A new study in this week's The Lancet may profoundly change whether children, especially infants, with hypertrophic cardiomyopathy are evaluated for a heart transplant. Until now, children with hypertrophic cardiomyopathy were generally treated with medication and monitored. The multicenter study led by the University of Miami Miller School of Medicine’s Dr Steven E. Lipshultz et al indicates that treatment options, including immediate wait-listing for heart transplantation, should be based on likely outcomes following a risk stratification analysis.
While fairly common in adults, hypertrophic cardiomyopathy is rare in children. The disease is characterized by abnormal growth of the heart muscles and the area(s) of the heart with the greatest growth can further subdivide the condition (ie, asymmetric septal hypertrophy, symmetric ventricular hypertrophy, apical hypertrophy). Children with hypertrophic cardiomyopathy are at risk for arrhythmias and cardiac arrest.
Treatment and long term prognosis varies greatly for these children due to the large variance in age at diagnosis and etiology of pediatric cardiomyopathy. Some children can be managed with heart failure medications or pacemakers while more severe cases may require heart transplants. The uncertainty regarding the long term outcomes for these children led Dr Lipshultz and colleagues to analyze data from the NHLBI-funded Pediatric Cardiomyopathy Registry to look for risk factors that may better predict outcomes. The study looked at longitudinal data on 1085 children with hypertrophic cardiomyopathy from 1990 to 2009. The purpose of the study was to understand how patient factors measured at diagnosis predicted the subsequent risk of the primary outcome of death or heart transplantation.
Results. The estimated minimum rates of death or heart transplantation at 2 years were:
The study also looked at risk factors that predicted poor outcomes and found that while there was a great deal of variance for the various subgroups generally poorer outcomes were associated with the following at the time of diagnosis:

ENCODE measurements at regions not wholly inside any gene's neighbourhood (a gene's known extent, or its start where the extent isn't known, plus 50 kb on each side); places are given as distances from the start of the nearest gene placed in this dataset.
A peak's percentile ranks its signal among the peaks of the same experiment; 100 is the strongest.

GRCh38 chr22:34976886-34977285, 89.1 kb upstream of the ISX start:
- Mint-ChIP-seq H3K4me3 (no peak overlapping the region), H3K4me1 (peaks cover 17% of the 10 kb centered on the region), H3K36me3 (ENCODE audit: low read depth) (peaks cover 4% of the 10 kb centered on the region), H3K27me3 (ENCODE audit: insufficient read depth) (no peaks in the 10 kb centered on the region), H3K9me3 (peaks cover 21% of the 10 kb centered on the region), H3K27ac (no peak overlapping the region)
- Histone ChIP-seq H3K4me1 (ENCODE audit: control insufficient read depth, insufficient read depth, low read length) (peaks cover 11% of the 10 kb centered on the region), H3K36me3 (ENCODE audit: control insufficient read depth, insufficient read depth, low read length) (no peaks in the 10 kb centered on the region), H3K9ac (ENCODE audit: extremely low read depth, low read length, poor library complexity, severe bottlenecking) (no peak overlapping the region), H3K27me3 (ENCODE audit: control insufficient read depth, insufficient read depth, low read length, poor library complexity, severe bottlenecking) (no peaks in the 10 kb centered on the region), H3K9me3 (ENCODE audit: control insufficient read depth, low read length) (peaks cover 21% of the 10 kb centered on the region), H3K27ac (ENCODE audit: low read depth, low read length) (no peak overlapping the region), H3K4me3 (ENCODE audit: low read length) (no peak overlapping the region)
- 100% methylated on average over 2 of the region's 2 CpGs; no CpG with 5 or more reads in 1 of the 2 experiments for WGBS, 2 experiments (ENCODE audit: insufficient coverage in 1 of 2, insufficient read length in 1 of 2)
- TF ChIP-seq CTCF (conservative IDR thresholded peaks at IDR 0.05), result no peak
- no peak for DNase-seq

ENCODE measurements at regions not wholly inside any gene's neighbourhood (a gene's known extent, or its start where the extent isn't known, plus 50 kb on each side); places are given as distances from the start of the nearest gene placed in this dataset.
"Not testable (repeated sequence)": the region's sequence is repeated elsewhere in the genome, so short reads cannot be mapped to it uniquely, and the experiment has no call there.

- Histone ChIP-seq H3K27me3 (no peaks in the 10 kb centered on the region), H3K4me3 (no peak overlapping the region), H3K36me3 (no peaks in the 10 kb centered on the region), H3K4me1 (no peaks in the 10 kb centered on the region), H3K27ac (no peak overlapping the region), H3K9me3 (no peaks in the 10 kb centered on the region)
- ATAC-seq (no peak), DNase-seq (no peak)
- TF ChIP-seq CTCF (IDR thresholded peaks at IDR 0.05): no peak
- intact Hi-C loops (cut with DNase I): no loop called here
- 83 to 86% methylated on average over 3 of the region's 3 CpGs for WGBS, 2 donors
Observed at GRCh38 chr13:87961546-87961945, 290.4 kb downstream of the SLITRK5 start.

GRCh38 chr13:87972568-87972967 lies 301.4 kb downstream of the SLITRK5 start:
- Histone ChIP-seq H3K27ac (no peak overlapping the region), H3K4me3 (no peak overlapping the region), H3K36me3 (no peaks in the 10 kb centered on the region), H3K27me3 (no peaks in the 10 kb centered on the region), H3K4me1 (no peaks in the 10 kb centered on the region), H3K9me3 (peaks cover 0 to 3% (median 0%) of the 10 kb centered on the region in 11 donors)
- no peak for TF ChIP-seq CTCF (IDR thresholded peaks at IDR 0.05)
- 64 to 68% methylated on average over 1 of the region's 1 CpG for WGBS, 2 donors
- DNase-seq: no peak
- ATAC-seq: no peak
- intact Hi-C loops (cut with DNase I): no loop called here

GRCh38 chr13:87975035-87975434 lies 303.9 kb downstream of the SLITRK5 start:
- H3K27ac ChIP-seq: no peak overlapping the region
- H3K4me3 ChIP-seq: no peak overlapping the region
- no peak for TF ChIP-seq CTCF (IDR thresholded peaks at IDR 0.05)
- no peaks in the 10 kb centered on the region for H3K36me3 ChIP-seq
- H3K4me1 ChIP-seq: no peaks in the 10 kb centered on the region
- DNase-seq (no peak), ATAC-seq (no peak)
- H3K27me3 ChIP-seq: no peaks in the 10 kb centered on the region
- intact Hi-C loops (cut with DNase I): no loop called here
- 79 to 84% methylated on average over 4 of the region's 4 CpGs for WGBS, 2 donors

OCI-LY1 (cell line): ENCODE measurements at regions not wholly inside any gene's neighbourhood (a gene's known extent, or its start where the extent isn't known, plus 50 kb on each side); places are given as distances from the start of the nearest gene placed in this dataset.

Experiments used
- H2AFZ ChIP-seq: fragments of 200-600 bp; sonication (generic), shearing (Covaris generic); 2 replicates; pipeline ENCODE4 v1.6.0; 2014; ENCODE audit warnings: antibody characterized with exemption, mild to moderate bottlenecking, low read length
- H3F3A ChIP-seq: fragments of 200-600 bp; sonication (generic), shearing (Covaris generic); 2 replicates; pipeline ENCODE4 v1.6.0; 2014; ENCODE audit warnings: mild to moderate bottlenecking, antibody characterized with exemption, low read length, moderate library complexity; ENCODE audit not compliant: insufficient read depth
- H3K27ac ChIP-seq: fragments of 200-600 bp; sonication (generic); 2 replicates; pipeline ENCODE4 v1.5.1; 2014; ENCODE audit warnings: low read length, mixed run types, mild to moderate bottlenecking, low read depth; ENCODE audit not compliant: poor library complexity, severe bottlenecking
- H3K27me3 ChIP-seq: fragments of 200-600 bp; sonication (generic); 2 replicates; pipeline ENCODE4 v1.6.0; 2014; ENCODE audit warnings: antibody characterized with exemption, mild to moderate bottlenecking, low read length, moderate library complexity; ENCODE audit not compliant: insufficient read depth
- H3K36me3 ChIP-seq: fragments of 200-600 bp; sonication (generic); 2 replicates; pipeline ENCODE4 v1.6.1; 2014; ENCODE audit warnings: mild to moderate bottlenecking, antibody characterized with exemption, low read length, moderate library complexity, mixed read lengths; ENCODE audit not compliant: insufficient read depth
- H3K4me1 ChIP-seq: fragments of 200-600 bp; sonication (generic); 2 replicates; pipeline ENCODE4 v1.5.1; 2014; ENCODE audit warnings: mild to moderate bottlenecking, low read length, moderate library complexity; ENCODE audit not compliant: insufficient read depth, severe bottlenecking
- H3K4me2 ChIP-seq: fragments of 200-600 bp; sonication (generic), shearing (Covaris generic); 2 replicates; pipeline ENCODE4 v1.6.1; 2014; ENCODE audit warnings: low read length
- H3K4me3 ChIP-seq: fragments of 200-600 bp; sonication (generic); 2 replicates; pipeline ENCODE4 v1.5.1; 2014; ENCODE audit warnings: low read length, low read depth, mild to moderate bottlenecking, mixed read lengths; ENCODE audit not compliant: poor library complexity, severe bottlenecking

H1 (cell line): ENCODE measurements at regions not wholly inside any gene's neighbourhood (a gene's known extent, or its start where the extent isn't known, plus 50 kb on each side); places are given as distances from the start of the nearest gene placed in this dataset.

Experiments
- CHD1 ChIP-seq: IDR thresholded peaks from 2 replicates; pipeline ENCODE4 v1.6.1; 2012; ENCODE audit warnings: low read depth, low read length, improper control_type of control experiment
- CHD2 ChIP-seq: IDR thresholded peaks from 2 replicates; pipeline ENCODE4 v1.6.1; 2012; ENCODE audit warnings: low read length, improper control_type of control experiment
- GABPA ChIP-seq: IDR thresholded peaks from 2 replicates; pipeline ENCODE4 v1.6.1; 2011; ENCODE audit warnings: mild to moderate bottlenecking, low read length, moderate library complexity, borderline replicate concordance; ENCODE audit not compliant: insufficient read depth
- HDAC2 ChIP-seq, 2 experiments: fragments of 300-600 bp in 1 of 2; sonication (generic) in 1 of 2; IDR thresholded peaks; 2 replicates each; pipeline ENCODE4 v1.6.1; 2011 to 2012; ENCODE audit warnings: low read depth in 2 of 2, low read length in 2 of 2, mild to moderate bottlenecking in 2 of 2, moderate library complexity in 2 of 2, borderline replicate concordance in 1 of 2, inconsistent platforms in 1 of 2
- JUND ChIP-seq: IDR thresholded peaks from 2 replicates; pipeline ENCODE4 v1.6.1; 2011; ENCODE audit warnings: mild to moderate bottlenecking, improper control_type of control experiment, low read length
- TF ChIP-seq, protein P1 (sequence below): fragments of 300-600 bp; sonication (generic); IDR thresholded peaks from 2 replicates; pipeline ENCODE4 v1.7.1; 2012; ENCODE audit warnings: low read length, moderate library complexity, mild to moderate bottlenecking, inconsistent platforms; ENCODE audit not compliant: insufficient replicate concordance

More importantly, the study found that for all hypertrophic cardiomyopathy subgroups, the risk of death or heart transplantation was significantly increased when two or more risk factors were present. For example, children with pure hypertrophic cardiomyopathy with inborn errors of metabolism AND two risk factors had an 89% estimated rate of death or heart transplantation after two years. In contrast, the same group of children with no risk factors had a 55% rate of poor outcomes. Similarly, children with mixed hypertrophic and dilated cardiomyopathy AND two risk factors had a rate of 57% compared to 0% for those with no risk factors and 50% for those with one risk factor. In a press release, lead author Steven Lipshultz stated, “Before this study, nobody knew which factors were more or less important in predicting dismal outcomes," adding, "Based on our experience with adults, we do not think of HCM as a cause for heart transplant. Yet for a select group of high-risk children with HCM, transplant is key for survival."
For more information about this study, please click here.
Lipshultz SE, Orav EJ, Wilkinson JD, et al. Risk stratification at diagnosis for children with hypertrophic cardiomyopathy: an analysis of data from the Pediatric Cardiomyopathy Registry The Lancet, 2013 [Epub ahead of print] doi:10.1016/S0140-6736(13)61685-2
Image of idiopathic cardiomyopathy gross pathology courtesy of wikimedia commons.